While some wars may be necessary and unavoidable, a war pitting Russia against Ukraine—and potentially involving the United States—doesn’t make the cut. Yet, should such a war occur, some members of the American commentariat will cheer. They have yearned for a showdown with Vladimir Putin. The depth of their animus toward Putin and the hyperbole it inspires is a bit of a puzzle that deserves examination.
A veteran New York Times correspondent charges that Putin “has put a gun to the head of the West.” In an op-ed recently published in the Times, a former US national security official accuses President Biden of “sending the message that the United States is afraid of confronting Russia militarily.” “In an era when fascism is on the march,” a Boston Globe columnist warns, “much more may hang in the balance” than simply the security of a single country on the far eastern fringe of Europe.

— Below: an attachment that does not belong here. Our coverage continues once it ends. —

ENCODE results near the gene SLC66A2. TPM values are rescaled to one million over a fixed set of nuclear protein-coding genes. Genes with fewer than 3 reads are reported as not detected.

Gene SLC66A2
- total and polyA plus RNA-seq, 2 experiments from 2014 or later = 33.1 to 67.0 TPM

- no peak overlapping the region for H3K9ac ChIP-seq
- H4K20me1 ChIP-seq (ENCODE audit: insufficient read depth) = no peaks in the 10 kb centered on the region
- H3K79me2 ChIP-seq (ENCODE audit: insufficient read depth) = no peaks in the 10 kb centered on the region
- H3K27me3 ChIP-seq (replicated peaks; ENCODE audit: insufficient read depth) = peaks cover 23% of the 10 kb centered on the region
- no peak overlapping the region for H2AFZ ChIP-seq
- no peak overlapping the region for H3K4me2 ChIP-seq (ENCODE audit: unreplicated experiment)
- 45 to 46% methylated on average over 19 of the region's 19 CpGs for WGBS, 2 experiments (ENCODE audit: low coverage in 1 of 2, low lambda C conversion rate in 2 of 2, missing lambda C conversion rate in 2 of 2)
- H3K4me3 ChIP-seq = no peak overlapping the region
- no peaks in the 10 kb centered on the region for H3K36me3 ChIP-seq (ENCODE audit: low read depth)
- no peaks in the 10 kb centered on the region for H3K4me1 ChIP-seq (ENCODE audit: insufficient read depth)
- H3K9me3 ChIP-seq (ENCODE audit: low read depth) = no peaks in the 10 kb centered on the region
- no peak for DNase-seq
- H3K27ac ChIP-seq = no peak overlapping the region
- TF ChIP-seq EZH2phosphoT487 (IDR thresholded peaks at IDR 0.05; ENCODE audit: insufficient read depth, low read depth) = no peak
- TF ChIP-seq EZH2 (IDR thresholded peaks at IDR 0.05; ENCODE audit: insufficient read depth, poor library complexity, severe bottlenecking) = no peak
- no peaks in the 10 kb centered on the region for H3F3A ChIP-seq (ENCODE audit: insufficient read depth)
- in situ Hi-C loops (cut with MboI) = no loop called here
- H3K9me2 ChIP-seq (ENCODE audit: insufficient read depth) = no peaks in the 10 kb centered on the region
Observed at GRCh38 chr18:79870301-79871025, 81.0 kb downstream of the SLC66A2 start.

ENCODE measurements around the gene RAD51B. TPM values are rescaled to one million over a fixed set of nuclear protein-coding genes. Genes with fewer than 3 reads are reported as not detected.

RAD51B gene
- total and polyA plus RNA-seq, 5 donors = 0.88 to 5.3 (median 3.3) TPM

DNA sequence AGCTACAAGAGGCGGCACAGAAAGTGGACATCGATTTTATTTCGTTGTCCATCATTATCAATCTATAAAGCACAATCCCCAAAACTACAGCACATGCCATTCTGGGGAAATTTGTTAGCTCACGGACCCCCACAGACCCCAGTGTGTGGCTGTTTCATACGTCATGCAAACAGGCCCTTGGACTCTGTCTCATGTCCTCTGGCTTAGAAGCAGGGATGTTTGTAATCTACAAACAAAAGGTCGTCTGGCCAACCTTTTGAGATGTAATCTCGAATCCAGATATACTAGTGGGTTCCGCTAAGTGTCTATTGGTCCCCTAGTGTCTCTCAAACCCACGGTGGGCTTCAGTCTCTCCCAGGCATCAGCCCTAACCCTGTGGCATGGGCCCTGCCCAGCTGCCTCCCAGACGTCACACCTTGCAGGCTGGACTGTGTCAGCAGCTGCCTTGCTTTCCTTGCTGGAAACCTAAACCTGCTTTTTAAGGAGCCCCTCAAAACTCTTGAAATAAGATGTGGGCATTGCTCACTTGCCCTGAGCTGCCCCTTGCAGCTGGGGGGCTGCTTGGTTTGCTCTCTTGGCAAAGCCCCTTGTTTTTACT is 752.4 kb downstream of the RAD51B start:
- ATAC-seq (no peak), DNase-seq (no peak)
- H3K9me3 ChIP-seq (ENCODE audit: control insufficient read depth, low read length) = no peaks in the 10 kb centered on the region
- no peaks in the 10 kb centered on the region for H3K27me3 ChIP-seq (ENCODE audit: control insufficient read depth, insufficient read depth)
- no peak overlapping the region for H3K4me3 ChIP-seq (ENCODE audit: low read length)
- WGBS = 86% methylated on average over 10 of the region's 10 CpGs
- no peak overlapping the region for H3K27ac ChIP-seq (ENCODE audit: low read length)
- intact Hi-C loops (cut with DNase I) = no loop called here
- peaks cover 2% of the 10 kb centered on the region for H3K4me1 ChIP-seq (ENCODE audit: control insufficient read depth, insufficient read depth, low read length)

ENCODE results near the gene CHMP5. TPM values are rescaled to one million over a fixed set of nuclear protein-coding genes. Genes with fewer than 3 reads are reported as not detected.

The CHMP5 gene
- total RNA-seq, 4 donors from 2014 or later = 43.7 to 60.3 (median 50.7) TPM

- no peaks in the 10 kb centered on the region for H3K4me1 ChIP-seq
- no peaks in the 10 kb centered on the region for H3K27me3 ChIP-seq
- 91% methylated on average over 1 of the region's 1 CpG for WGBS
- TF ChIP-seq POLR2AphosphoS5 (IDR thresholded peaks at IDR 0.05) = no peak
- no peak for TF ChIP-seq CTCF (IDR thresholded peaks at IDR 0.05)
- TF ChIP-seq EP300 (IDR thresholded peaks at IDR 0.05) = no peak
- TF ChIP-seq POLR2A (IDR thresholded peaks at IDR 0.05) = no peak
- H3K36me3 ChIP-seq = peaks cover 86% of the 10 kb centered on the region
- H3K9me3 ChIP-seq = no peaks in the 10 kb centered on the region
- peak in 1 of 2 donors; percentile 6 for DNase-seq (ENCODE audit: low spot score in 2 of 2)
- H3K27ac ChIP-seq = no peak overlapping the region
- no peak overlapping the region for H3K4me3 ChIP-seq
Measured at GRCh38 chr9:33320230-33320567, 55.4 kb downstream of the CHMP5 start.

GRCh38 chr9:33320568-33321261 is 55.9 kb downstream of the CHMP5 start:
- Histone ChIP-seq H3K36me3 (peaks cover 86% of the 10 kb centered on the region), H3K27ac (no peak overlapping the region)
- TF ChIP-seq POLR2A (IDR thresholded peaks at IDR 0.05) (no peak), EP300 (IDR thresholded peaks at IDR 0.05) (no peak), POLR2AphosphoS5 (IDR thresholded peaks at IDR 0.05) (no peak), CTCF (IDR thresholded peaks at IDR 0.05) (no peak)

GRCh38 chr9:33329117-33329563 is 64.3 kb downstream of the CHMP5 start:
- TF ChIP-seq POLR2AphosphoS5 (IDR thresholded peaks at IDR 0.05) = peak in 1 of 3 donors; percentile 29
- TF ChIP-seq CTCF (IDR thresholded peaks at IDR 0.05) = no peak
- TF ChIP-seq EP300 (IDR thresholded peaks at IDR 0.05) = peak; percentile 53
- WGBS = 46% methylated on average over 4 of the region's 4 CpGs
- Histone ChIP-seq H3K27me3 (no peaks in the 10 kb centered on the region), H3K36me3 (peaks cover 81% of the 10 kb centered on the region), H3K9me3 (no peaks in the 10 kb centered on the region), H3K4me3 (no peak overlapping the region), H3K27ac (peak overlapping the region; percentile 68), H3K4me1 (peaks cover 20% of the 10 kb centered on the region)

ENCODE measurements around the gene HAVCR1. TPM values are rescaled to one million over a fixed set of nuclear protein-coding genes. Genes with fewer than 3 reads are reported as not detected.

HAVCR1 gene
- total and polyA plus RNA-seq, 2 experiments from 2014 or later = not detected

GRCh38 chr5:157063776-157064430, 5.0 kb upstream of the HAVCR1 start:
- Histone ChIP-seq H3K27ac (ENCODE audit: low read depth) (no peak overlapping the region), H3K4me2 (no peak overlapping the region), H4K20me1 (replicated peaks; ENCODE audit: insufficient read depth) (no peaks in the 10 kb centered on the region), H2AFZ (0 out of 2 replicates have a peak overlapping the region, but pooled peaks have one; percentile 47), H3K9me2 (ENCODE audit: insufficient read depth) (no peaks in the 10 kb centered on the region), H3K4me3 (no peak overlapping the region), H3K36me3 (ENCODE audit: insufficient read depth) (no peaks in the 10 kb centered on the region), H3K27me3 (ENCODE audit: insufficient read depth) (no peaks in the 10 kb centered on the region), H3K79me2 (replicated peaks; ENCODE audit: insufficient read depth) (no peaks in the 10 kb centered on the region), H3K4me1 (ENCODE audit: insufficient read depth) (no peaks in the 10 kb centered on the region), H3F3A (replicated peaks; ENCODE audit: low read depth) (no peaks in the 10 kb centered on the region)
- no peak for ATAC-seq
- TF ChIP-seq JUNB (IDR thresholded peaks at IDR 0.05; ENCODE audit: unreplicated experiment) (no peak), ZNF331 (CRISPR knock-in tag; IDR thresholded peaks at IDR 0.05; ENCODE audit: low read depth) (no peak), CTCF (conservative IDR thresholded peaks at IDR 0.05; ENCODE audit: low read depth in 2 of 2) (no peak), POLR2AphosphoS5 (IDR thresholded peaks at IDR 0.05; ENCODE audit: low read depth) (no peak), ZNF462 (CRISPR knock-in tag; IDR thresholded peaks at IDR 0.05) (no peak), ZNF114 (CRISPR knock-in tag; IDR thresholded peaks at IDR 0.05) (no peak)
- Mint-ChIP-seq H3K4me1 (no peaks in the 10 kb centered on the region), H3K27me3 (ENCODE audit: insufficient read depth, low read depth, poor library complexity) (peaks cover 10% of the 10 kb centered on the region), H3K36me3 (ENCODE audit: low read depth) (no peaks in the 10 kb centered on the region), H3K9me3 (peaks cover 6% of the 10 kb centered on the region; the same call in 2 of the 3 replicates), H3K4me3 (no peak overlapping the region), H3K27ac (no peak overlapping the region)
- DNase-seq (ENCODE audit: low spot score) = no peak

A sense of impending doom punctuates the taunts: With unnamed fascists gathering outside the city gates and the very survival of the West at risk, the sitting president succumbs to cowardice. Whence does such overheated language come? What does it signify?
One obvious explanation is the unvarnished Russophobia pervading the ranks of the American political elite. With roots going at least as far back as the Bolshevik Revolution, disdain for Russia only deepened across several decades of Cold War. Although the Cold War ended a generation ago, this habitual animus survives fully intact, nowhere more so than in Washington. Demonizing Russia is an easy sell.
Read the full article in The Nation.